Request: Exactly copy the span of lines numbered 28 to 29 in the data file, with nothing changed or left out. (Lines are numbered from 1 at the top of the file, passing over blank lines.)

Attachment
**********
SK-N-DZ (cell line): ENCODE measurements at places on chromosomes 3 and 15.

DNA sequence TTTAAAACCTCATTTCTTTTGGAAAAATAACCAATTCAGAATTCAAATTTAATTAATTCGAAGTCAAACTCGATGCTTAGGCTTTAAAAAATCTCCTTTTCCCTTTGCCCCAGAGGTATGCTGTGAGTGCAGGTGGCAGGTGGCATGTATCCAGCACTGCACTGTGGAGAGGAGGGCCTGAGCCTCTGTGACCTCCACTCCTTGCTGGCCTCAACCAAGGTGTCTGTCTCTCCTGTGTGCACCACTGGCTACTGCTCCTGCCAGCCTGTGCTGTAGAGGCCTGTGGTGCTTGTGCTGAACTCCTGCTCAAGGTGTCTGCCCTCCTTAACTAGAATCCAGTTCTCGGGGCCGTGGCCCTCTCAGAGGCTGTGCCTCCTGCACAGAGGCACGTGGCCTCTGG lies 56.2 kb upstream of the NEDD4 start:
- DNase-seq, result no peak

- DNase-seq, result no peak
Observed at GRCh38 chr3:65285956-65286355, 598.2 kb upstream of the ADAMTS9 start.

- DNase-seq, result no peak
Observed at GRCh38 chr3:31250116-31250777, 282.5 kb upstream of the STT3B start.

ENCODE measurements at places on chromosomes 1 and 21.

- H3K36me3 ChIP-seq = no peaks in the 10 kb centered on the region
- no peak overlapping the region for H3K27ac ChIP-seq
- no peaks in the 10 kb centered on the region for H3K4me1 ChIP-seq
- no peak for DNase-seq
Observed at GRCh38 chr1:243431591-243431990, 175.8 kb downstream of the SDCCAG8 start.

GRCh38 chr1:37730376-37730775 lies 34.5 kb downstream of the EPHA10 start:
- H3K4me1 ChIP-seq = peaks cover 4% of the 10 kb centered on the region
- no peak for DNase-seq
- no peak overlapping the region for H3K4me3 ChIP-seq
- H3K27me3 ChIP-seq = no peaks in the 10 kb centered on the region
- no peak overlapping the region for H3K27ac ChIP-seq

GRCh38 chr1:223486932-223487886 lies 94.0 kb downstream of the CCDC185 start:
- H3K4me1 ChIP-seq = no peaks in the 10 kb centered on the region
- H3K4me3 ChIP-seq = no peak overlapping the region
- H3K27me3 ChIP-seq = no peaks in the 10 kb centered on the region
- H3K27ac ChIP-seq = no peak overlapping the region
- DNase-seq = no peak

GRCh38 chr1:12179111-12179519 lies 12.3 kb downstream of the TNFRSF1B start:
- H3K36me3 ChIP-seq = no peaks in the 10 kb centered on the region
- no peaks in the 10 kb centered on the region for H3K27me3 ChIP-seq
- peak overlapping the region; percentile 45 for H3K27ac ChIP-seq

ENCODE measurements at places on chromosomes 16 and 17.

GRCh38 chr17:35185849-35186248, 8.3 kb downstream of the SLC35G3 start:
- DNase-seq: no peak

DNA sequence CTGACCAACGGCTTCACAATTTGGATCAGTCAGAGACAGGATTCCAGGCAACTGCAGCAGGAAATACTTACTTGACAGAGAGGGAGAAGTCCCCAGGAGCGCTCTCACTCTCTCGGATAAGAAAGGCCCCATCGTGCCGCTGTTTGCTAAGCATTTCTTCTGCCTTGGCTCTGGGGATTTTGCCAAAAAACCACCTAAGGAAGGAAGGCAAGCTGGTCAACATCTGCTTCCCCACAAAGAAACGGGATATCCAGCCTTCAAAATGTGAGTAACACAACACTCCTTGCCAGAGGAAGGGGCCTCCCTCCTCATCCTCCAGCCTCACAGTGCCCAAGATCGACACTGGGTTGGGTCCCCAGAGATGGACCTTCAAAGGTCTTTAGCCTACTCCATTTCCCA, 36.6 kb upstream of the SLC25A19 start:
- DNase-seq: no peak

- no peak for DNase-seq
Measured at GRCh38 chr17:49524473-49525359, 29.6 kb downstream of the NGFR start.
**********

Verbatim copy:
- no peaks in the 10 kb centered on the region for H3K27me3 ChIP-seq
- peak overlapping the region; percentile 45 for H3K27ac ChIP-seq